For the purification of recombinant UPF0586 proteins, the supernatant of COS-7 lysate (7–10 ml) was diluted 4-fold with buffer A (50 mm Hepes, pH 7.5, 300 mm NaCl, 10 mm KCl, 20 mm imidazole, 1 mm MgCl2, 5 μg/ml leupeptin and 5 μg/ml antipain) and applied on a HisTrap HP column (1 ml) equilibrated with the same buffer. The column was washed with 6 ml of buffer A, and the retained protein was eluted with a stepwise gradient of imidazole (7 ml of 30 mm, 7 ml of 60 mm, and 8 ml of 300 mm) in buffer A. The recombinant proteins were eluted with 300 mm imidazole in homogeneous form as confirmed by SDS-PAGE (Figs. 1 and and2).2). The enzyme preparations were desalted on PD-10 columns equilibrated with 50 mm Hepes, pH 7.5, 10 mm KCl, 1 mm DTT, 1 mm EGTA, and 1 mm MgCl2. Protein content in purified recombinant enzyme preparations was quantitated by densitometric analysis using Quantity One (Bio-Rad). The yield of recombinant proteins ranged between 0.07 mg (yeast) and 0.2–0.3 mg (vertebrates) of homogeneous protein per 20 mg of soluble COS-7 cell protein. The purified enzymes were supplemented with 1 mg/ml BSA and stored at −70 °C. When appropriate, the C-terminal His6-tagged recombinant proteins were detected by Western blot analysis as described previously (11).
To obtain a sufficient amount of the methylated dipeptide formed in the reaction catalyzed by recombinant UPF0586 proteins for mass spectrometry analysis, the reaction mixture was scaled up. Briefly, 1 μg of yeast or 4 μg of vertebrate UPF0586 proteins were incubated for 12 h at 30 °C in 0.15 ml of a reaction mixture containing 25 mm Hepes, pH 7.5, 80–100 μg of BSA derived from the enzyme preparation, 10 mm KCl, 1 mm EGTA, 1 mm MgCl2, 1 mm DTT, 4 mm carnosine in the absence or presence of 0.5 mm SAM. The reaction was stopped by the addition of 0.45 ml of acetonitrile. Precipitated protein was removed by centrifugation (13,000 × g for 10 min), and the clear supernatants were analyzed by HPLC-HILIC according to a slightly modified method of Mora et al. (23). Briefly, carnosine and anserine were separated by the gradient mode on Ascentis Express HILIC (2.1 × 100 mm, 2.7 μm) using Acquity UPLC (Waters). Mobile phases consisted of solvent A, containing 1 mm ammonium acetate, pH 5.5, in water/acetonitrile (25:75), and solvent B, containing 4.9 mm ammonium acetate, pH 5.5, in water/acetonitrile (70:30). The separation was performed in a linear gradient from 0 to 100% of solvent B for 3.5 min at a flow rate of 0.3 ml/min, followed by the column wash in 100% of solvent B for 2.6 min and equilibration for 10 min under the initial conditions. The column eluate was monitored by a UV detector at λ = 214 nm, followed by a mass spectrometer. All mass spectral analysis were performed on a Synapt G2 HDMS Q-TOF mass spectrometer fitted with an electrospray source (Waters). The detector worked in positive MS/MS mode. The electrospray ionization-MS source was set at a temperature of 100 °C, capillary voltage of 3.5 kV, and cone voltage of 40 V. The flow rate of the nebulizer gas (nitrogen) was 700 liters/h. To confirm the structure of anserine precursor ion, collision-induced dissociation experiments were run by selecting the target ion (m/z 241). The trap collision energy was 20 eV. Quantification was achieved using external standards of carnosine and anserine.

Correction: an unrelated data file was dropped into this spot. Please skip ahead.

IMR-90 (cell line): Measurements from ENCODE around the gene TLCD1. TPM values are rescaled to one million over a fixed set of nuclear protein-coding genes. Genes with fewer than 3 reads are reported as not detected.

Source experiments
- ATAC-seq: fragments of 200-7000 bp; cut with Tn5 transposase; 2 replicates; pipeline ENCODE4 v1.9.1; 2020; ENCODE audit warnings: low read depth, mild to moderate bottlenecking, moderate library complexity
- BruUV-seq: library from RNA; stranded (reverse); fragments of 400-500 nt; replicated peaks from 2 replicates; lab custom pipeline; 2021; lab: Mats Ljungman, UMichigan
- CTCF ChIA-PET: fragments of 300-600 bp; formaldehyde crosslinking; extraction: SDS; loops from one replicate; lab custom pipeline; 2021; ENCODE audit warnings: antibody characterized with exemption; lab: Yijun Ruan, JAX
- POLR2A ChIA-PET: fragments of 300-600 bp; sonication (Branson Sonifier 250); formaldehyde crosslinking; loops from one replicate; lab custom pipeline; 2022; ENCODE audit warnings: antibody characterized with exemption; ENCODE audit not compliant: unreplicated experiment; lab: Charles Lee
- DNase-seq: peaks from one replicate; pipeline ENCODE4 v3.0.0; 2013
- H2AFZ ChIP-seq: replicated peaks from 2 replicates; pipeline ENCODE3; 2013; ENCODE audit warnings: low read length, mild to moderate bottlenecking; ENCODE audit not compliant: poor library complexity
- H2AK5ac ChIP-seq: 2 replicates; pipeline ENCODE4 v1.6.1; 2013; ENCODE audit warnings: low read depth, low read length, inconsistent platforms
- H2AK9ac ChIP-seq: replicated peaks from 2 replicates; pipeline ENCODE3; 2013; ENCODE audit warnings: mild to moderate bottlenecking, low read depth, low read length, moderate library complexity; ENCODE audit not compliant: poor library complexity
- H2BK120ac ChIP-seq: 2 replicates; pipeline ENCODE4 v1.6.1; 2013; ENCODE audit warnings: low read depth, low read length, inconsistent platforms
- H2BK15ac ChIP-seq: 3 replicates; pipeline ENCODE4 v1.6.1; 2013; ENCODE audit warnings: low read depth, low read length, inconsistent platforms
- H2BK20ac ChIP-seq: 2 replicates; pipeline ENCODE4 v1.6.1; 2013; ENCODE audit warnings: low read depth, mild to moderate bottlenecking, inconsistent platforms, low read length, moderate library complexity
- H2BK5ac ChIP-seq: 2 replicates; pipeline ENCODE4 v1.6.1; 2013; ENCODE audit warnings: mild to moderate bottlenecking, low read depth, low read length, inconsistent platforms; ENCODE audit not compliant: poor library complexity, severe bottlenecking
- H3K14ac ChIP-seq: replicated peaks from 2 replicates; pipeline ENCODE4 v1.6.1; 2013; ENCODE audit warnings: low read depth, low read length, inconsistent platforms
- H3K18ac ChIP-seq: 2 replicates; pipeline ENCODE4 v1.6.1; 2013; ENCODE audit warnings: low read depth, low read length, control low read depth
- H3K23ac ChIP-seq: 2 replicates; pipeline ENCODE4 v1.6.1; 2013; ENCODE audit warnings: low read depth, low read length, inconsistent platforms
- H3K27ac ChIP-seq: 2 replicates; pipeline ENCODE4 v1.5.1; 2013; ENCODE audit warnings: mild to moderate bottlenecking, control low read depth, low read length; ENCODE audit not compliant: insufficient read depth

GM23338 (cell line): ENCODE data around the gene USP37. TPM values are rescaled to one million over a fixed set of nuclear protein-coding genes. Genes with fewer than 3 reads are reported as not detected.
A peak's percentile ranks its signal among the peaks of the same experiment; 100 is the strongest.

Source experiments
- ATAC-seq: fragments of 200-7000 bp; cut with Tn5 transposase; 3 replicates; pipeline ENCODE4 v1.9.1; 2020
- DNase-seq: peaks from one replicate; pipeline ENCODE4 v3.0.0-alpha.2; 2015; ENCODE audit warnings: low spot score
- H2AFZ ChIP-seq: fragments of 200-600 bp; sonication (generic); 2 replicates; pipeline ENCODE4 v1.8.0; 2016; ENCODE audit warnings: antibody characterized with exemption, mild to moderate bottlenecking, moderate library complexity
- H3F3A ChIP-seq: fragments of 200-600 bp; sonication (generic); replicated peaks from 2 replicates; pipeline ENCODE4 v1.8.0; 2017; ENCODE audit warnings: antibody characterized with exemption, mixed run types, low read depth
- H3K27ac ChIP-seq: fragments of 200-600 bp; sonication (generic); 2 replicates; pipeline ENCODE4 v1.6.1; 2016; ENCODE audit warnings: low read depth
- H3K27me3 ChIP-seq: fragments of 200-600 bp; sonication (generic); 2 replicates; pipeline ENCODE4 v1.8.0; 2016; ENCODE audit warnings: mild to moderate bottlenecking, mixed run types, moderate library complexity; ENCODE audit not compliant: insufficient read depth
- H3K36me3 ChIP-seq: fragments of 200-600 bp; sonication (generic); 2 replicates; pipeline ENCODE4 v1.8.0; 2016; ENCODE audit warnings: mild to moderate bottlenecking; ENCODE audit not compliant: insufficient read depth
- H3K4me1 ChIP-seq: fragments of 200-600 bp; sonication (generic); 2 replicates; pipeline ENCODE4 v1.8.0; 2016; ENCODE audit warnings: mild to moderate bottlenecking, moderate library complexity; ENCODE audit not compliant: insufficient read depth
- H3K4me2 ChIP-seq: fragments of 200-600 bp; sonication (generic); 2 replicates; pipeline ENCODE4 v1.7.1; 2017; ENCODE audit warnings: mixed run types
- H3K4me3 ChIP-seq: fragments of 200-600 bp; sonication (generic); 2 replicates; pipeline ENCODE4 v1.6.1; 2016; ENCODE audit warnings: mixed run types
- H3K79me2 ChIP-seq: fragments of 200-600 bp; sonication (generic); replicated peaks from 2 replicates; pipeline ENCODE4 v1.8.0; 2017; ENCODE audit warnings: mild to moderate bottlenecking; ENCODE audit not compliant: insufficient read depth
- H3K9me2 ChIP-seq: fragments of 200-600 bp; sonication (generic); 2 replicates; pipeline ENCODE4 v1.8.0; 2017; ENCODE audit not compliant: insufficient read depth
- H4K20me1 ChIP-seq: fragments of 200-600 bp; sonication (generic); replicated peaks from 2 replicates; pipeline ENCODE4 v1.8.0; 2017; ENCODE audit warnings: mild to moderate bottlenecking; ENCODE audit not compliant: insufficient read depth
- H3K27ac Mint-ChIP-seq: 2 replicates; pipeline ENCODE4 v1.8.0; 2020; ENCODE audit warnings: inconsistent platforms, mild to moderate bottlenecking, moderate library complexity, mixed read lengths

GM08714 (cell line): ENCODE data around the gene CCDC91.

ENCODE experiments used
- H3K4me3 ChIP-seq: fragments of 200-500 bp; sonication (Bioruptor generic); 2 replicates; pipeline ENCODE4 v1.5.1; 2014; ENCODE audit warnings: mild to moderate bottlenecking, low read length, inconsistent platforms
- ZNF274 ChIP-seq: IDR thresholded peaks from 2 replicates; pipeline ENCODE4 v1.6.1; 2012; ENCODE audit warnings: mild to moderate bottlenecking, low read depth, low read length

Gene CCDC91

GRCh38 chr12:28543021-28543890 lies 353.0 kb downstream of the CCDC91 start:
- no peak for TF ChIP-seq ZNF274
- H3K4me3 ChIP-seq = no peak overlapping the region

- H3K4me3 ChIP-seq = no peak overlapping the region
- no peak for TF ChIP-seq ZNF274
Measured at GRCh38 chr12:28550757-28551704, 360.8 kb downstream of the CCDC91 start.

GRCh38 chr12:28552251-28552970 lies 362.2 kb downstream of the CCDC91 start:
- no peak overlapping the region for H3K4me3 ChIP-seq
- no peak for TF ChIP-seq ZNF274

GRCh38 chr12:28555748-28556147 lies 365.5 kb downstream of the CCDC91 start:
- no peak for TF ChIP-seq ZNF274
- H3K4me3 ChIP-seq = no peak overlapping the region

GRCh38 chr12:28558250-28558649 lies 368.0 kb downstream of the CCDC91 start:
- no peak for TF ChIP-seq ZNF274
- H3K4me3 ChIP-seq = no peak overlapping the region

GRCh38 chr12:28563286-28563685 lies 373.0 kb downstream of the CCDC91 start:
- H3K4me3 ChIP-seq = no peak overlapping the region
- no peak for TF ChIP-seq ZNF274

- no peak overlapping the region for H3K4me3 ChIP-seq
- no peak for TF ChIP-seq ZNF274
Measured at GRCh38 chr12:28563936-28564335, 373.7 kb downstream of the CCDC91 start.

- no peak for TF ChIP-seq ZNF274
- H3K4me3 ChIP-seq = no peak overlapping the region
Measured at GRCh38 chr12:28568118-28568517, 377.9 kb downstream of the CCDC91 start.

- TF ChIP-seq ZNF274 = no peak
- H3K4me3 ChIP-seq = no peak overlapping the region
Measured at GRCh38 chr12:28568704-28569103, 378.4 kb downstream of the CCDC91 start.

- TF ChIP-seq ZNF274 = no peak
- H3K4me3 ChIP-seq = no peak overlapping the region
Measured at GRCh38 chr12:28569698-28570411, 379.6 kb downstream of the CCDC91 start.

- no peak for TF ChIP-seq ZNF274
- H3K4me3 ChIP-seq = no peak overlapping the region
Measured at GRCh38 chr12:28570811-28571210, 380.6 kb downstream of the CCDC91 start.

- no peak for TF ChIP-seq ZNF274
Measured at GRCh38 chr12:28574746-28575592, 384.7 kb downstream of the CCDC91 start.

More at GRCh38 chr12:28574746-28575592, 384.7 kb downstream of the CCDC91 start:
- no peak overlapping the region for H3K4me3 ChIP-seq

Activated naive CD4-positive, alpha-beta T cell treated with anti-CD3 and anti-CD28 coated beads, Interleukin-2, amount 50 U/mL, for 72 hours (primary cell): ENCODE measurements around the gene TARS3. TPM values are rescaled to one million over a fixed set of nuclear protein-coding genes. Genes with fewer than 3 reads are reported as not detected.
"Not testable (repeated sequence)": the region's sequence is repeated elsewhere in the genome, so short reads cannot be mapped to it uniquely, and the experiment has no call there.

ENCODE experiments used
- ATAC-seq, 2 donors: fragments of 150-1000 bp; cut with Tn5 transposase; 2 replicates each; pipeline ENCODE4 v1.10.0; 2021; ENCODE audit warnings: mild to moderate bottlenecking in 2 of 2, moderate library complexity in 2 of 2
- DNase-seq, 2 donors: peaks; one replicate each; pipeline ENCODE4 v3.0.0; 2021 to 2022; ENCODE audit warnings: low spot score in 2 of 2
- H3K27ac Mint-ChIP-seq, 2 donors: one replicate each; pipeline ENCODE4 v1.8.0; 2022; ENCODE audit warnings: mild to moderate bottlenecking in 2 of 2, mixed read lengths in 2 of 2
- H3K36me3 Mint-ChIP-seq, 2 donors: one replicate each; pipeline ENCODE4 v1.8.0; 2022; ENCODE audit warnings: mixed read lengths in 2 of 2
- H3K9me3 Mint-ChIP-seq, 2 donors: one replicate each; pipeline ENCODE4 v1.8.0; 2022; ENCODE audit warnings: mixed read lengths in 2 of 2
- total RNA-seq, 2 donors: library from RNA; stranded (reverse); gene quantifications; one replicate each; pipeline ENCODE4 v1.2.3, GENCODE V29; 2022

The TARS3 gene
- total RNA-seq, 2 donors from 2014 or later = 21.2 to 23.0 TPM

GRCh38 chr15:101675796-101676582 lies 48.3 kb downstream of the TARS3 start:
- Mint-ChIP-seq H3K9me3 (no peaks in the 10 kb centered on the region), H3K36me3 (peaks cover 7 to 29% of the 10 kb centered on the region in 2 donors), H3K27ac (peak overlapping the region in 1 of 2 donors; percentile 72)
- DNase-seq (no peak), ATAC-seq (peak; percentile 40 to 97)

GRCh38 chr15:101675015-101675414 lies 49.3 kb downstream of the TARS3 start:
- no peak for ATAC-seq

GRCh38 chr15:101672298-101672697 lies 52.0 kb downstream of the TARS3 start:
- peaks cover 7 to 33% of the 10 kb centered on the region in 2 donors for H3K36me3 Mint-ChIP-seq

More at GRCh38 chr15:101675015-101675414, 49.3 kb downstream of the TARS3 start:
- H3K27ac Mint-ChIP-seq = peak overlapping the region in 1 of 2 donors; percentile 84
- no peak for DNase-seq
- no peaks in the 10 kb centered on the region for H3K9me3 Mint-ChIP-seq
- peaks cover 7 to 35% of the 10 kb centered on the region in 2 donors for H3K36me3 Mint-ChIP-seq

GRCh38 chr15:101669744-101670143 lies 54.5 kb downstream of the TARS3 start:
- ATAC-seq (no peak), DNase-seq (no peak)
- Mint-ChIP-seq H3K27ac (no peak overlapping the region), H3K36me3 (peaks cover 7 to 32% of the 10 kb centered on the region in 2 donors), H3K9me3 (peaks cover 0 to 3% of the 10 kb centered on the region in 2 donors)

Expression plasmids for rat and human UPF0586s fused to a C-terminal EGFP tag were constructed by PCR amplification of the appropriate open reading frame, using Pfu DNA polymerase, the primers shown in Table 1, and either pEF6/rat UPF5086 or pEF6/human UPF5086 construct as a template. The amplified fragments were digested using EcoRI and SalI restriction enzymes, cloned into the pEGFP-N1 vector (Clontech), and verified by sequencing.
Subcellular localization of fused proteins were performed as described (24). Briefly, HeLa cells (European Collection of Cell Cultures) were cultured in DMEM supplemented with 10% fetal bovine serum, penicillin (100 units/ml), and streptomycin (100 μg/ml) at 37 °C in a humidified atmosphere containing 5% CO2. For transfection with the FuGENE HD reagent (Roche, Mannheim, Germany), 1.5 × 105 cells were seeded on a 16-mm glass coverslip in a 35-mm plate, and the manufacturer's recommended protocol for transfection with plasmid DNA in the presence of serum was followed. Forty-eight hours after transfection, cells were washed with PBS and analyzed by confocal microscopy. For DNA staining, Hoechst 33342 had been added at the concentration of 1 μg/ml for 20 min just before cells were washed and analyzed.